Basim Magdy, Expanding the Universe, 2008, acrylic, spray paint, and gouache on paper, 15 x 20".

Basim Magdy, Expanding the Universe, 2008, acrylic, spray paint, and gouache on paper, 15 x 20".

Basim Magdy

Basim Magdy, Expanding the Universe, 2008, acrylic, spray paint, and gouache on paper, 15 x 20".

A black-and-white drawing, strategically placed at the entrance of Basim Magdy’s exhibition “A Future of Mundane Miracles,” curated by Markéta Stará, summed up what the artist’s work is all about. Titled Expanding the Universe and dated 2008, it shows the outlines of a bristly three-legged animal whose head is not easy to make out. Indeed, this creature may be headless; menacing and ridiculous in equal measure, it is, in a sense, absurd. But even more absurd is the inscription on the monster’s body: I KNOW THE SHAPE OF THE UNIVERSE. Could this ragged something really possess, let alone embody, such a profound secret? Hard to say, but such knowledge is exactly what the artist, who was born in Egypt and lives in Basel and Cairo, is interested in. Magdy is obsessed with the vision modern man has formed of the universe since the age of Enlightenment: our belief in inexorable progress and our efforts to subdue the entire world, natural and otherwise; our tendency to seek control over everything and everyone; and our conviction that we can take the future into our own hands. The artist’s work, however, evinces a deep skepticism about such positivism and idealism; such Icarian flights of fancy, he suggests, can only end with a crash landing, even if humankind seems unlikely to learn due modesty from its repeated failures anytime soon. Magdy’s slide projections, films, and drawings suggest one way of facing up to the dismay resulting from our inevitably limited control without resorting to destruction or depression, and his attempt to address the collapse of the Enlightenment’s utopian ideas is especially timely in light of recent events in his native country.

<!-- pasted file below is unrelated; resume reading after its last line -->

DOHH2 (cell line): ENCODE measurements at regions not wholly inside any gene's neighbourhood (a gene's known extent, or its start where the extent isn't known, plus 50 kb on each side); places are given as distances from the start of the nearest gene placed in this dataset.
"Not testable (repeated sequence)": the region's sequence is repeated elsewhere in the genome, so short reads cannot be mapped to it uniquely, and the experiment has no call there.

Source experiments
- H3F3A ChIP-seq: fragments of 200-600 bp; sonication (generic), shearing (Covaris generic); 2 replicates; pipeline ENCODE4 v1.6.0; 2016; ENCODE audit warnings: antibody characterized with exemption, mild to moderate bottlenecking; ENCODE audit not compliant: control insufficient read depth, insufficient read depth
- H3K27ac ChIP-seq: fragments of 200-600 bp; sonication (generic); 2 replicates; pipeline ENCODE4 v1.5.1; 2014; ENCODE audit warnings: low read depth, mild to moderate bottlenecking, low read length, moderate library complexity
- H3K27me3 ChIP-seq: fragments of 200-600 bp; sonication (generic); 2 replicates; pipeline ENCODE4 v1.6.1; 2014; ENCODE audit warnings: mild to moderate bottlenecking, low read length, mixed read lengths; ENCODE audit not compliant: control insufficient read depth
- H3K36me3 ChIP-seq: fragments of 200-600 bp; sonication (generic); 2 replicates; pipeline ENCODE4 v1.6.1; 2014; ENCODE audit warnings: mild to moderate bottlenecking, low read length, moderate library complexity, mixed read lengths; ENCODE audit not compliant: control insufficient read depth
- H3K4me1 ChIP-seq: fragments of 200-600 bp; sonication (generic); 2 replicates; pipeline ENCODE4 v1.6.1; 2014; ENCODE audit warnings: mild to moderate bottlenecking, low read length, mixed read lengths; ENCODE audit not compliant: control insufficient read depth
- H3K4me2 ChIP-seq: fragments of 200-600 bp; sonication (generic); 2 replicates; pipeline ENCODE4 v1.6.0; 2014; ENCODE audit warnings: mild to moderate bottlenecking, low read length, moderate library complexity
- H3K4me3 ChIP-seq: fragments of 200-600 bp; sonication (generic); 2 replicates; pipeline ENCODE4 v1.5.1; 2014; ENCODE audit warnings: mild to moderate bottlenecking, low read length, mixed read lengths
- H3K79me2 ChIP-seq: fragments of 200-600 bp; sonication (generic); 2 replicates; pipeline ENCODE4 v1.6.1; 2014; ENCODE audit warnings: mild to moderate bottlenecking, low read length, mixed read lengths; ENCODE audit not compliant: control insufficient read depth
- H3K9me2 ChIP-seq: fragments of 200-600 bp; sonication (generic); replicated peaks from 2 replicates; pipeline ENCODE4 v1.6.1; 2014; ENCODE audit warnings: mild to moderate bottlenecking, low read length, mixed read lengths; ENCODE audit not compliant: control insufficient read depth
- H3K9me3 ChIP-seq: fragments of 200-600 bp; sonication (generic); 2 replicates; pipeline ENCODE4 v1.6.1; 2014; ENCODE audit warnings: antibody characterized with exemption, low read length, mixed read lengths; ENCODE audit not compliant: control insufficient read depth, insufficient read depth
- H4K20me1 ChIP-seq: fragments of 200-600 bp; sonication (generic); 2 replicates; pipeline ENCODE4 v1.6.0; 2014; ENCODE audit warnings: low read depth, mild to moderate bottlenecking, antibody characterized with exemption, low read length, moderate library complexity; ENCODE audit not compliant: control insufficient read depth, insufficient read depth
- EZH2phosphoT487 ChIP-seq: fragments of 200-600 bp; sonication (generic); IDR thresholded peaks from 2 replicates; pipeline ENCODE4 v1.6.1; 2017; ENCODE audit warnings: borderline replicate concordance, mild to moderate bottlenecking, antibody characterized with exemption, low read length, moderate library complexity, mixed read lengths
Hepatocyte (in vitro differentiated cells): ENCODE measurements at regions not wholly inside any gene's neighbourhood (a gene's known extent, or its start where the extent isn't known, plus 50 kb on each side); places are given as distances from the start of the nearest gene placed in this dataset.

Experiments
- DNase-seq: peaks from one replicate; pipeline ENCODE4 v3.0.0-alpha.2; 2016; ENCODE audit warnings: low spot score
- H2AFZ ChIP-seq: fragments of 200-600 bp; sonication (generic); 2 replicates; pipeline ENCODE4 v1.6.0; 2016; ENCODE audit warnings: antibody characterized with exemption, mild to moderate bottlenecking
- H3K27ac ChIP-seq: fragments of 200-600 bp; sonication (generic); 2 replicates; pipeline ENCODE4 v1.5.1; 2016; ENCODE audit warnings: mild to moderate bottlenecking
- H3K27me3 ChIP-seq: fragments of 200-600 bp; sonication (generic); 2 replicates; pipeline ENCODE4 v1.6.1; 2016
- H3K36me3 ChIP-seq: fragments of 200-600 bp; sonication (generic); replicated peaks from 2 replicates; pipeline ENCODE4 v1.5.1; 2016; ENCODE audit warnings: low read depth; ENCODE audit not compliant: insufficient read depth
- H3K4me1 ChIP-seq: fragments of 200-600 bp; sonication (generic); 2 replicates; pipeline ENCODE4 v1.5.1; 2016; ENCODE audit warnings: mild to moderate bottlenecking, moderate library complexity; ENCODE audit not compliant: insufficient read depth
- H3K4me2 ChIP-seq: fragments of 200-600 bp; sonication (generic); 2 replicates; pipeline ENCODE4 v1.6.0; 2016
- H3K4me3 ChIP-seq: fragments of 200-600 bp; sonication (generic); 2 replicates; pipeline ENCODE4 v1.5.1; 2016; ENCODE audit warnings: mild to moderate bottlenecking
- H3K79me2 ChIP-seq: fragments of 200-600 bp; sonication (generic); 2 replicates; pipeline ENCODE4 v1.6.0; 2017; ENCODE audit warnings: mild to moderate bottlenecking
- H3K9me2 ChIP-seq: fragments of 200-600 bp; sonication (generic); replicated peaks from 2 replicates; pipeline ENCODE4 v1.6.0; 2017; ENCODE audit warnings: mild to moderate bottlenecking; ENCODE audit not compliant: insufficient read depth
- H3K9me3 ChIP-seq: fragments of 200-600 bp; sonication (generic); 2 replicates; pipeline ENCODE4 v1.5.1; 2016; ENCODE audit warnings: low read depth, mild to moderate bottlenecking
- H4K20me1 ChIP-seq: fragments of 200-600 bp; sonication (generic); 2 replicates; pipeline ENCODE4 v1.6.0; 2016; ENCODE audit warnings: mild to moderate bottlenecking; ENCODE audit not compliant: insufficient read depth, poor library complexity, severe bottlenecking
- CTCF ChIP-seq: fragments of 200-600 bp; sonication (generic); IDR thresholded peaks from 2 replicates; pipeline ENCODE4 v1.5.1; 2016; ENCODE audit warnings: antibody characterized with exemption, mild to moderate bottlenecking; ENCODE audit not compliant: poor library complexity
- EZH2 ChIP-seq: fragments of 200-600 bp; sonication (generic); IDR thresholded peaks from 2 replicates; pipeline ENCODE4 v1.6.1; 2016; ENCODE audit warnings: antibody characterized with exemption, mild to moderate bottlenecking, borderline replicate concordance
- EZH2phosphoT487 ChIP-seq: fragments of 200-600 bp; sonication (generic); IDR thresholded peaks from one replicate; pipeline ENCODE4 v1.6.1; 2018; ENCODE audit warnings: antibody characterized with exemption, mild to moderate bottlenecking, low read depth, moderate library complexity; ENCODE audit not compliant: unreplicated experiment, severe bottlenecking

Magdy’s collages and drawings in watercolors and acrylic paints—pictures that might remind one of comic strips—seem cheerful at first glance but are rather disturbing when we take a closer look. In one representative work, a woman in a staid, 1960s-style dress stands by a monochrome painting on an easel; next to her, a fashionably dressed man wearing strangely shaped glasses holds a rocket. Meanwhile, a giant pink squid behind them sprawls before a wall decorated with a pattern reminiscent of 1950s design. Nothing fits together, and the title of this drawing—They Endorsed Collective Failure as the Dawn of a New Renaissance, 2013—might give us a jolt, for it underlines the inconsistencies of the picture and reveals its full strangeness. Crystal Ball, 2013, a black-and-white film shot in double Super 8, seems to be a utopian vision tinged with nostalgia. Here and elsewhere, historical periods seem to overlap in the artist’s work: What was yesterday is the future and vice versa. Thus, in the slide projection (an antiquated technology in itself) Investigating the Color Spectrum of a Post-Apocalyptic Future Landscape, 2013, the photographs, taken on Lanzarote, in the Canary Islands, suggest moonscapes. Yet their colors are false, having been produced via the application to the slides of chemical cleaning agents and other household products.

The absurdities, contradictions, and nonsensicalities in Magdy’s oeuvre should be read as part and parcel of an essentially parodic approach. In this way, he joins a number of colleagues, many of them likewise hailing from outside Europe, who use parody to undercut modernity’s claim to superiority. Yet what ultimately gives this work its power is perhaps not so much its attack on already beleaguered modernist ideals, but the underlying message that it is the marvels of everyday life, the “mundane miracles,” rather than its grand designs, that make it worth living.

Noemi Smolik

Translated from German by Gerrit Jackson.